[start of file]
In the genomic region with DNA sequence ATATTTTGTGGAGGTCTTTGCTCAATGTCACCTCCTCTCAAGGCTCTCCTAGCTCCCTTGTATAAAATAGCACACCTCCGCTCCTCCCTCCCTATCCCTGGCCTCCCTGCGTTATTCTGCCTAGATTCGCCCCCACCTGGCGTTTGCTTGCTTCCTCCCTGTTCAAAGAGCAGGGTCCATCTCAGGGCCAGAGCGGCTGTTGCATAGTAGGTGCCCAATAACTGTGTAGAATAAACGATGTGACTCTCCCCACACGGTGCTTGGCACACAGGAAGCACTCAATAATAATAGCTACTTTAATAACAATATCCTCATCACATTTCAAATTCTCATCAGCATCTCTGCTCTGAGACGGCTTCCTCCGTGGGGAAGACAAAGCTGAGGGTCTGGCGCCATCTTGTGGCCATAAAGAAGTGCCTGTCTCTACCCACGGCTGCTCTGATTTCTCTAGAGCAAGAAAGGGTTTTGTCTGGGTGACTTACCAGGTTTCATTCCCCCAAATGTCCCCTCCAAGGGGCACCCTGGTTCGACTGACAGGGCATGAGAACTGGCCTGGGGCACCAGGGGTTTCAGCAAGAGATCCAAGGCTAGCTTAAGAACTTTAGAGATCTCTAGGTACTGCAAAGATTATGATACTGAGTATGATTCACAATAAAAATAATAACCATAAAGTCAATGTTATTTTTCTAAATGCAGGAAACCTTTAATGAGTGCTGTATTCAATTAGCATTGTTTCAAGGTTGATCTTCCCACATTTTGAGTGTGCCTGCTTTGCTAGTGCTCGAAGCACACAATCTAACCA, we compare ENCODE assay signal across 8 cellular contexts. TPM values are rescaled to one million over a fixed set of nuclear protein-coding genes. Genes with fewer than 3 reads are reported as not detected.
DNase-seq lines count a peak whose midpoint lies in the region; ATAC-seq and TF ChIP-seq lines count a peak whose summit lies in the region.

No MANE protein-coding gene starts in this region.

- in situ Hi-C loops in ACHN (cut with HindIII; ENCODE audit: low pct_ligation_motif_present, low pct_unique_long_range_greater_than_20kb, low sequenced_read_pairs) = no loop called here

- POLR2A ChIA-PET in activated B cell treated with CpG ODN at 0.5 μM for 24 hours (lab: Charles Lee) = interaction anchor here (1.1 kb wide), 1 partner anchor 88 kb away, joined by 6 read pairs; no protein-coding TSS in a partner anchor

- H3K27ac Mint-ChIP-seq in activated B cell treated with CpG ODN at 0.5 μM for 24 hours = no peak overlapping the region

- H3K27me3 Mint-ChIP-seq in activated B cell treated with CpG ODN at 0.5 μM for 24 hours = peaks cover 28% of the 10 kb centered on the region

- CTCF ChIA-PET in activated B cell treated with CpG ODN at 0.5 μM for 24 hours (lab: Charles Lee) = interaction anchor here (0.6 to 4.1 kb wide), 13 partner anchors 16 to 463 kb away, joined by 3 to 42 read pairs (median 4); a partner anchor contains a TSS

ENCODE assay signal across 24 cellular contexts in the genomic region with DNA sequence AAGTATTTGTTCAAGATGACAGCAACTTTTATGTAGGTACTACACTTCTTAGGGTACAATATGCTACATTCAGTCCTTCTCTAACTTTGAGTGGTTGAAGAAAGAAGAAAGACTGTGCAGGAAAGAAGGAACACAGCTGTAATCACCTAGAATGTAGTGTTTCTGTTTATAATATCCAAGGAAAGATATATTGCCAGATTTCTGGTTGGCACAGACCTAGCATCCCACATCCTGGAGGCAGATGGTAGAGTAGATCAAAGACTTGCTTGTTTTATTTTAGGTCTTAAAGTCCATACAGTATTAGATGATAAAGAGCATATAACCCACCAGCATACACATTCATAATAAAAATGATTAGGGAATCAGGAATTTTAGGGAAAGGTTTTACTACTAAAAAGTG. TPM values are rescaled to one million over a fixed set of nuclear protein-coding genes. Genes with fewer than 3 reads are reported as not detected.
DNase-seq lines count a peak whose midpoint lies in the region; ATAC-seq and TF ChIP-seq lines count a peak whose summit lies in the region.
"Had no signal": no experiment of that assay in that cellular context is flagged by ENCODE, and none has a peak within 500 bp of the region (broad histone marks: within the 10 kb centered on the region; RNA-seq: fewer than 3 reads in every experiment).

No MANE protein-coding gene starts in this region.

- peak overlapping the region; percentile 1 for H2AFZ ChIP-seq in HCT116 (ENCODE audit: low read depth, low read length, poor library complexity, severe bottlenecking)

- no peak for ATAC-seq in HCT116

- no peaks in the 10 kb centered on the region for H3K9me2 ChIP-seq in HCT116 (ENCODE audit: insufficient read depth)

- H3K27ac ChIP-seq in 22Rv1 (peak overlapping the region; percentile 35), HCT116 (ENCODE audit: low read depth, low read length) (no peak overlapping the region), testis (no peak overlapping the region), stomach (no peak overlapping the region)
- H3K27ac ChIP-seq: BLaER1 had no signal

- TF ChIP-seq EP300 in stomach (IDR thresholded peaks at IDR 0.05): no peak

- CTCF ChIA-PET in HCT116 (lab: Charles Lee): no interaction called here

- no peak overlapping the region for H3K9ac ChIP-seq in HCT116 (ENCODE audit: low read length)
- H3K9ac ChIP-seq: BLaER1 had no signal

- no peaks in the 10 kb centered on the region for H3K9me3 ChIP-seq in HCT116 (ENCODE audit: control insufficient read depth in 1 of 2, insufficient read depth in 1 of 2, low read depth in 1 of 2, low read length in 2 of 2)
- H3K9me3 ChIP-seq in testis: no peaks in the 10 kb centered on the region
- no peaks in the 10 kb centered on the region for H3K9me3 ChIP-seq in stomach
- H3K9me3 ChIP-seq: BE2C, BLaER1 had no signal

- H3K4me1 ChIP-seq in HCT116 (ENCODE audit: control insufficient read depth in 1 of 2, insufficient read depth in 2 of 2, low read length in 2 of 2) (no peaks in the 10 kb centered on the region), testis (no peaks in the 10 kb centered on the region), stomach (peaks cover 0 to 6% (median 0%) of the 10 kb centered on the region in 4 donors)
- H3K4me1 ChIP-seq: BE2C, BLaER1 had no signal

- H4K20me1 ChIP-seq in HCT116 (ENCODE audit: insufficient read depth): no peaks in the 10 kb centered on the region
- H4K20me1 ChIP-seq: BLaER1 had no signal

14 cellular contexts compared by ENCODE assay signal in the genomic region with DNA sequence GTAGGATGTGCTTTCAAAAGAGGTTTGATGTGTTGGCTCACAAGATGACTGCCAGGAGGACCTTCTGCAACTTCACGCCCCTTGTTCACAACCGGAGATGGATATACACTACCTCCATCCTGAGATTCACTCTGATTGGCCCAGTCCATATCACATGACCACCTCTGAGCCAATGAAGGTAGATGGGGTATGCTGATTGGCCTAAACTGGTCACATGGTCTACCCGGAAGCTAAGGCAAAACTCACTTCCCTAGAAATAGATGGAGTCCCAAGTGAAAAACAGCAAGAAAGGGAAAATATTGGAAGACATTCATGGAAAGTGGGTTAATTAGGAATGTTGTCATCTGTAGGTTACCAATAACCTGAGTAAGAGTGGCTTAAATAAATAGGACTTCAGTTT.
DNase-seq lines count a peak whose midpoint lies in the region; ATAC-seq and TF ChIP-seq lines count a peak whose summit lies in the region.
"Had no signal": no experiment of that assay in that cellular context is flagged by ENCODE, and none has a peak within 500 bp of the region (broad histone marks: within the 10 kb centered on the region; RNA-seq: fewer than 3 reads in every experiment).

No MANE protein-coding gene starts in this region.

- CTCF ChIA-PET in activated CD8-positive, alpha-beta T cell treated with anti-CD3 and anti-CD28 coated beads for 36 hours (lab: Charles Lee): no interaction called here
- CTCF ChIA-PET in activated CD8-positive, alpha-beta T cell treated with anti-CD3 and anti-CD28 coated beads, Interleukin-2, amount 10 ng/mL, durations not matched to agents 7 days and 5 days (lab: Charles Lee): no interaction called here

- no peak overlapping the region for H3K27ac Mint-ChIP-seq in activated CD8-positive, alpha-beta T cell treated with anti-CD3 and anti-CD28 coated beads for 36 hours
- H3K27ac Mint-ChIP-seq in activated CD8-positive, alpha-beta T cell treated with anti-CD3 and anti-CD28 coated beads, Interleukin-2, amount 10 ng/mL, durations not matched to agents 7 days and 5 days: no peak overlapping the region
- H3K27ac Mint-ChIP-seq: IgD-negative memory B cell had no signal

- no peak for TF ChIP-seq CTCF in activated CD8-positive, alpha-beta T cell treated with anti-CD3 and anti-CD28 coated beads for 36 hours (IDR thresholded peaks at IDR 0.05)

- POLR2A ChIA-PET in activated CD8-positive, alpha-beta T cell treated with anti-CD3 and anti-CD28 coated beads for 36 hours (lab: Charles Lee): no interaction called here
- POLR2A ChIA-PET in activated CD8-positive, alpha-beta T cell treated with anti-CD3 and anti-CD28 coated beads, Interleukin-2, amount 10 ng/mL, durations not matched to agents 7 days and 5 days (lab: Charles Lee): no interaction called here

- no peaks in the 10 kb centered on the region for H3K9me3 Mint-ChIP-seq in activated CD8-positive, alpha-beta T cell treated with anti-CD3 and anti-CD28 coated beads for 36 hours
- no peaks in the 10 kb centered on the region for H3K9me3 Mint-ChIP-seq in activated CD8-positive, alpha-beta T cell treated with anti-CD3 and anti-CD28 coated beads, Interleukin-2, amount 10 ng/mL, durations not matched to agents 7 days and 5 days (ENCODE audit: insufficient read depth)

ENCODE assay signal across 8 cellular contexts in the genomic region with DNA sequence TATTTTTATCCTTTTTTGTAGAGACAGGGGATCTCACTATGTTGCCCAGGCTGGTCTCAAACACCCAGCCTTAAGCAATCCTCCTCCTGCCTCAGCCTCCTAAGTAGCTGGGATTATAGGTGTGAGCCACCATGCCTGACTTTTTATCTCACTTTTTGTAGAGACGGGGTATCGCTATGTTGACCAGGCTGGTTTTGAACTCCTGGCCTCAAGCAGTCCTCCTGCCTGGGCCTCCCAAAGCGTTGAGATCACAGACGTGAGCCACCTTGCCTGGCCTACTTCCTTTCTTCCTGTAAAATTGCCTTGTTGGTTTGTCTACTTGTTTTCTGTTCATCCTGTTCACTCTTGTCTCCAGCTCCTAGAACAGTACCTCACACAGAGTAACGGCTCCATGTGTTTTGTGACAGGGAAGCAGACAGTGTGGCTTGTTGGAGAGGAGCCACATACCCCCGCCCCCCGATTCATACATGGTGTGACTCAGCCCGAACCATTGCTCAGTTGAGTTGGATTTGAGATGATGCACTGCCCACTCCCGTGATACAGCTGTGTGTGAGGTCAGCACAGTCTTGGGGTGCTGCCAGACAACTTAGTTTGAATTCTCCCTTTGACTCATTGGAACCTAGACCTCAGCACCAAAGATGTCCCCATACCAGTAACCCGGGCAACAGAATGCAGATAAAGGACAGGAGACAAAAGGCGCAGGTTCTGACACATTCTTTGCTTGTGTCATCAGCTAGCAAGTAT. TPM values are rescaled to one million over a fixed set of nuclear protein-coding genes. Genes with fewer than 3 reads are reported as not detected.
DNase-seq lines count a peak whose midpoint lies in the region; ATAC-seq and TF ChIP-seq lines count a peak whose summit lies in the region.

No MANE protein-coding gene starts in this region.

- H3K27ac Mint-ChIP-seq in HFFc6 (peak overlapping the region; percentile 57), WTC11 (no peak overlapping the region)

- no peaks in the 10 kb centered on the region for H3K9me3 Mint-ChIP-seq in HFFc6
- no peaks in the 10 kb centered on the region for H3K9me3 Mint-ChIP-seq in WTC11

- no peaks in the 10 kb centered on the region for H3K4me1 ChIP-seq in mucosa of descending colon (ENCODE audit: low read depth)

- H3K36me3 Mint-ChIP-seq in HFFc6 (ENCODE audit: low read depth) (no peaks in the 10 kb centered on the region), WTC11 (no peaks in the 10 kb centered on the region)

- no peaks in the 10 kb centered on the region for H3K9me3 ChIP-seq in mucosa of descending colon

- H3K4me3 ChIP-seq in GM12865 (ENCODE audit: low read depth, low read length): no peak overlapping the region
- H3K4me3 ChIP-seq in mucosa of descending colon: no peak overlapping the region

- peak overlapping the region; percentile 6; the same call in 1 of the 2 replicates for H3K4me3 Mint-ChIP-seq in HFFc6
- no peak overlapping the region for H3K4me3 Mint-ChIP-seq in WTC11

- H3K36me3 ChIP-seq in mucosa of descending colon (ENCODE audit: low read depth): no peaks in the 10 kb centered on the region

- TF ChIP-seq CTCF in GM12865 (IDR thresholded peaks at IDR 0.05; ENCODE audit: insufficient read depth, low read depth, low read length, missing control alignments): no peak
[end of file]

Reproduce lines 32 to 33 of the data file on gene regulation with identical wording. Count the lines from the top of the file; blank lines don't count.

"Had no signal": no experiment of that assay in that cellular context is flagged by ENCODE, and none has a peak within 500 bp of the region (broad histone marks: within the 10 kb centered on the region; RNA-seq: fewer than 3 reads in every experiment).

No MANE protein-coding gene starts in this region.